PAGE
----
Compressor surge happens when you suddenly lift your feet off the gas pedal which causes the throttle to abruptly closes. Because the turbine blades are still spinning from inertia, the last remaining compressed air tries to enter the engine intake manifold. But, only to be stopped by a closed throttle.
WIth nowhere else to go, the compressed air flows back into the compressor, which messes with the turbo response and ruins drivability.
This is where blowoff valve comes in.
The valve is actuated by pressure. When the difference in pressure is high, it opens up to release air into the atmosphere instead of reversing back into the compressor. As the compressed air exits the valve, it create a very distinctive hissing sounds that people go absolutely crazy for.
People love it so much that some turbocharged car owners would purchase and install the blow off valve purely to get that auditory effect. Some would even go to the extent of modifying the valve exit design to a get louder, and perhaps different sound.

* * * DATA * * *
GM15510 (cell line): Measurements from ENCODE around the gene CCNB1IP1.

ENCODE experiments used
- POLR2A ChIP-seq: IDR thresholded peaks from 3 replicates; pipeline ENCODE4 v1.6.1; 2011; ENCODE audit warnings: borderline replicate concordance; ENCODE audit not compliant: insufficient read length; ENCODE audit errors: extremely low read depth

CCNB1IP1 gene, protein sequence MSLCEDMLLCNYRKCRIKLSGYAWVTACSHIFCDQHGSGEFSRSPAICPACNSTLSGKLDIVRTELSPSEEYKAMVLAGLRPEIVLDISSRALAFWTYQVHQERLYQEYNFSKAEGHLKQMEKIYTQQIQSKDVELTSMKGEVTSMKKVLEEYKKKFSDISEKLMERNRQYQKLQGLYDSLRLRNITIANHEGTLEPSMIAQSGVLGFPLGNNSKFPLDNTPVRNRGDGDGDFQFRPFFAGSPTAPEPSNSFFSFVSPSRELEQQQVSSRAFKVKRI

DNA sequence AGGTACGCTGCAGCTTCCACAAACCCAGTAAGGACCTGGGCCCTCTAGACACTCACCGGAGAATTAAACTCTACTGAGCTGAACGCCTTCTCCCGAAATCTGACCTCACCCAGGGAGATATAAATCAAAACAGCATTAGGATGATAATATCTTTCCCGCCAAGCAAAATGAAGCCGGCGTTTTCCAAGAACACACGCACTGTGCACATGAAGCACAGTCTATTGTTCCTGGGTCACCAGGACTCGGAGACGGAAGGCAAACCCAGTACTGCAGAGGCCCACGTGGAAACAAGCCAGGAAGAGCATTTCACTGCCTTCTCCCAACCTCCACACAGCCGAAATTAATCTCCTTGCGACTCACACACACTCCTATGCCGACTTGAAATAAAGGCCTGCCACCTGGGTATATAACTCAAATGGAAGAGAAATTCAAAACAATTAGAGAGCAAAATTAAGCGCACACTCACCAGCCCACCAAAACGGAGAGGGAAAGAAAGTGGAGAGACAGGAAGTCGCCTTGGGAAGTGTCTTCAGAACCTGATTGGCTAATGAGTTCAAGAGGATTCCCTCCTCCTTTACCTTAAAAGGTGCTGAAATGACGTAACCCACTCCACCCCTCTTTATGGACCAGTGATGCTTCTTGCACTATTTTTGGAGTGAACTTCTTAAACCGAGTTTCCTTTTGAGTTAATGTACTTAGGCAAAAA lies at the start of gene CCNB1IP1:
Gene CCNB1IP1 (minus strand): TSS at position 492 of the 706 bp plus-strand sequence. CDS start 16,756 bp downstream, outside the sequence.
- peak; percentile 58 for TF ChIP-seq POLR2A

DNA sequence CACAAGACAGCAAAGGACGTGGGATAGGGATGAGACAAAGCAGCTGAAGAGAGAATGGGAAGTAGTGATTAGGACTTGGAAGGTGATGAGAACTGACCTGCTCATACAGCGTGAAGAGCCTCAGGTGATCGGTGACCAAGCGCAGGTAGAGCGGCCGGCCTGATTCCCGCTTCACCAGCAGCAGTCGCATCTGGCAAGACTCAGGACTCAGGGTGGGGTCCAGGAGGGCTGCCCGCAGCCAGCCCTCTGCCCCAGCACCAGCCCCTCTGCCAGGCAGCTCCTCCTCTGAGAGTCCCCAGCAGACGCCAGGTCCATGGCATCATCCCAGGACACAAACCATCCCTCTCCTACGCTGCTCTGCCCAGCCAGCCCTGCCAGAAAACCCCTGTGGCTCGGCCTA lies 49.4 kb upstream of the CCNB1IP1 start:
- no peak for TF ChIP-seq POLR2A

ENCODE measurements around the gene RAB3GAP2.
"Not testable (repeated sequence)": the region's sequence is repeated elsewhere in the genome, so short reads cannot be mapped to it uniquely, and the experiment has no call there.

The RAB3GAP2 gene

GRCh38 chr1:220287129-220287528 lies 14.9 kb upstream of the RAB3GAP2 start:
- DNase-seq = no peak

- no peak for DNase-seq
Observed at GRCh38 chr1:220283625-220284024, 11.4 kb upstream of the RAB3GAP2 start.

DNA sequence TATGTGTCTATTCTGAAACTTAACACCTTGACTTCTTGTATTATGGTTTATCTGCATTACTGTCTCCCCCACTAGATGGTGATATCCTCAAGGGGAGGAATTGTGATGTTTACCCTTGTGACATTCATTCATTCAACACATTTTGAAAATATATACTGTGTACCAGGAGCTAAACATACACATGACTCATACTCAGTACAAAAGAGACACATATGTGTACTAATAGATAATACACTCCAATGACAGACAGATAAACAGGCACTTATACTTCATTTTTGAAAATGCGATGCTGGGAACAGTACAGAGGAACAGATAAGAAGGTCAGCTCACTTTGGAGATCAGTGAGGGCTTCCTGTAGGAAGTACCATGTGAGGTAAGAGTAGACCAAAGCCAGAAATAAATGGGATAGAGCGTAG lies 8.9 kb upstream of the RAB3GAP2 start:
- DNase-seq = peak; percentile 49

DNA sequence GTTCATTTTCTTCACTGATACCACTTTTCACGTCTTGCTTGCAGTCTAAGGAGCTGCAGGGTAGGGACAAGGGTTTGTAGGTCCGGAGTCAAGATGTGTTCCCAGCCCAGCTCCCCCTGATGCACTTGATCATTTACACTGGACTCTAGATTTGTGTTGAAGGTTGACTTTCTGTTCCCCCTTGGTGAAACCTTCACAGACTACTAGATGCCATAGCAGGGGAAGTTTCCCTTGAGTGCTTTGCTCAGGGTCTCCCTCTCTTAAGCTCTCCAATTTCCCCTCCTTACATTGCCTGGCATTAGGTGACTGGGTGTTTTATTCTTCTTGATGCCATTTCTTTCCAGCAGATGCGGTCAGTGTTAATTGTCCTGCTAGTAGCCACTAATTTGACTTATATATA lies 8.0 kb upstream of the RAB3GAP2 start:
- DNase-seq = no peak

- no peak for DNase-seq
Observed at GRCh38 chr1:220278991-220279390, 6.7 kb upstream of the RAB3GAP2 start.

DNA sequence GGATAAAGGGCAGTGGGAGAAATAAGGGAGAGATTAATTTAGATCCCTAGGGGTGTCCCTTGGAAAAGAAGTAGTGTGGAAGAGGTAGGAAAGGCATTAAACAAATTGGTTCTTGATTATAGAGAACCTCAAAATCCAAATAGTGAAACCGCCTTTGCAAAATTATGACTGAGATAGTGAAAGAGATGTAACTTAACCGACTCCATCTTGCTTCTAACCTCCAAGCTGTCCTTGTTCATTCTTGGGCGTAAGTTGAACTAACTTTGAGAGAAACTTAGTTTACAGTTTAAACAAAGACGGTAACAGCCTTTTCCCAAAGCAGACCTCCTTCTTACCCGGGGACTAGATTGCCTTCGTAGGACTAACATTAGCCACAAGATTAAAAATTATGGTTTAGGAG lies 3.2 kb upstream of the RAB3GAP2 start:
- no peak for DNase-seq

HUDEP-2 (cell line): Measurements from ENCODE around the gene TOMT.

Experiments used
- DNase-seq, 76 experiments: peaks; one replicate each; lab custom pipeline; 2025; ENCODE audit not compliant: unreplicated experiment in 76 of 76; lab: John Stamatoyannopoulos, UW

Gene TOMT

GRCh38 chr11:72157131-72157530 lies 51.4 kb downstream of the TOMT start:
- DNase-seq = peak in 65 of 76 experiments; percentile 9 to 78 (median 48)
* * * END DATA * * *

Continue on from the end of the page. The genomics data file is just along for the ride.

Here’s how blowoff valve sounds like for your pleasure.
Advantages and disadvantages of having turbocharger
We all know that turbochargers are there to satisfy your need for speed. But, what are some of the other factors that you should consider before getting your engine turbocharged?
Here are some pros and cons of having a turbocharger.
Fuel Economy: Savings or Sabotaging?
The first advantage of having a turbocharger is you get more power while having the same size of engine. But, producing more power equals more energy output which means your engine will burn more fuel. Therefore, an engine with a turbocharger is not fuel efficient in that way.
But, in practice, having an engine with a turbocharger are much smaller and lighter than engines without a turbocharger, so a turbocharger gives a better fuel economy in that aspect. Car manufacturers can fit a much smaller engine to the same car. Instead of a big V8 engine, they can fit a much smaller turbocharged V6, or instead of having a V6, they can fit a much smaller and lighter turbocharged four-cylinder engine. These lighter turbocharged engines could well save up to 10% of your fuel.
As you can see, this is a controversial debate.
Some drivers claim that not only their power is boosted, but so did their fuel economy. While on the other end of the spectrum, some claims that the fuel economy benefits promised by the turbochargers manufacturer did not turn out as they are supposed to. There was a study done in 2013 by Consumer Reports which found out that small turbocharged engines actually give worse fuel economy than their regular size engines.